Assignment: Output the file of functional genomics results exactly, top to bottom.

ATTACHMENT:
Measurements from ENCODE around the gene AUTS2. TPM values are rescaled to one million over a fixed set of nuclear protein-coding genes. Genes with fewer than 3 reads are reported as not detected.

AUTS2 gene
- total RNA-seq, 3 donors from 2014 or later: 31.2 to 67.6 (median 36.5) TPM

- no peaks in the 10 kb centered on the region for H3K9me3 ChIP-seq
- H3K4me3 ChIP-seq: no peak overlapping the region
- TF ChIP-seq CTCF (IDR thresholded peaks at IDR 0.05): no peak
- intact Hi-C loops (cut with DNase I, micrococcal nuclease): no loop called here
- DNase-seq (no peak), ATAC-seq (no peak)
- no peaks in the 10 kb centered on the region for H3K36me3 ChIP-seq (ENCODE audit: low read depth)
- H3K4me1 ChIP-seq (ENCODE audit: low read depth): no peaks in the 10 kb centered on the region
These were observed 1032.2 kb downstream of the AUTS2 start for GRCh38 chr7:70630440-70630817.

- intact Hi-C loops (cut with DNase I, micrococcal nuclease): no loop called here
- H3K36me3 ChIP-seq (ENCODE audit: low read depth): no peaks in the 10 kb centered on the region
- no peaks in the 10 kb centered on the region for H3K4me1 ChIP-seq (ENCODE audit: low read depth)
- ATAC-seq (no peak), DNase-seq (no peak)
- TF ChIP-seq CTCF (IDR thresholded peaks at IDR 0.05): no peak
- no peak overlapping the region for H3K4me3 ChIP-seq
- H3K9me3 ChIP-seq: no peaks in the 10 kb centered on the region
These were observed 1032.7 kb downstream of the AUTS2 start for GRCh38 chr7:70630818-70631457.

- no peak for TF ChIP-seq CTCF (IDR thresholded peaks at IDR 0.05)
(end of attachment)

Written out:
Measurements from ENCODE around the gene AUTS2. TPM values are rescaled to one million over a fixed set of nuclear protein-coding genes. Genes with fewer than 3 reads are reported as not detected.

AUTS2 gene
- total RNA-seq, 3 donors from 2014 or later: 31.2 to 67.6 (median 36.5) TPM

- no peaks in the 10 kb centered on the region for H3K9me3 ChIP-seq
- H3K4me3 ChIP-seq: no peak overlapping the region
- TF ChIP-seq CTCF (IDR thresholded peaks at IDR 0.05): no peak
- intact Hi-C loops (cut with DNase I, micrococcal nuclease): no loop called here
- DNase-seq (no peak), ATAC-seq (no peak)
- no peaks in the 10 kb centered on the region for H3K36me3 ChIP-seq (ENCODE audit: low read depth)
- H3K4me1 ChIP-seq (ENCODE audit: low read depth): no peaks in the 10 kb centered on the region
These were observed 1032.2 kb downstream of the AUTS2 start for GRCh38 chr7:70630440-70630817.

- intact Hi-C loops (cut with DNase I, micrococcal nuclease): no loop called here
- H3K36me3 ChIP-seq (ENCODE audit: low read depth): no peaks in the 10 kb centered on the region
- no peaks in the 10 kb centered on the region for H3K4me1 ChIP-seq (ENCODE audit: low read depth)
- ATAC-seq (no peak), DNase-seq (no peak)
- TF ChIP-seq CTCF (IDR thresholded peaks at IDR 0.05): no peak
- no peak overlapping the region for H3K4me3 ChIP-seq
- H3K9me3 ChIP-seq: no peaks in the 10 kb centered on the region
These were observed 1032.7 kb downstream of the AUTS2 start for GRCh38 chr7:70630818-70631457.

- no peak for TF ChIP-seq CTCF (IDR thresholded peaks at IDR 0.05)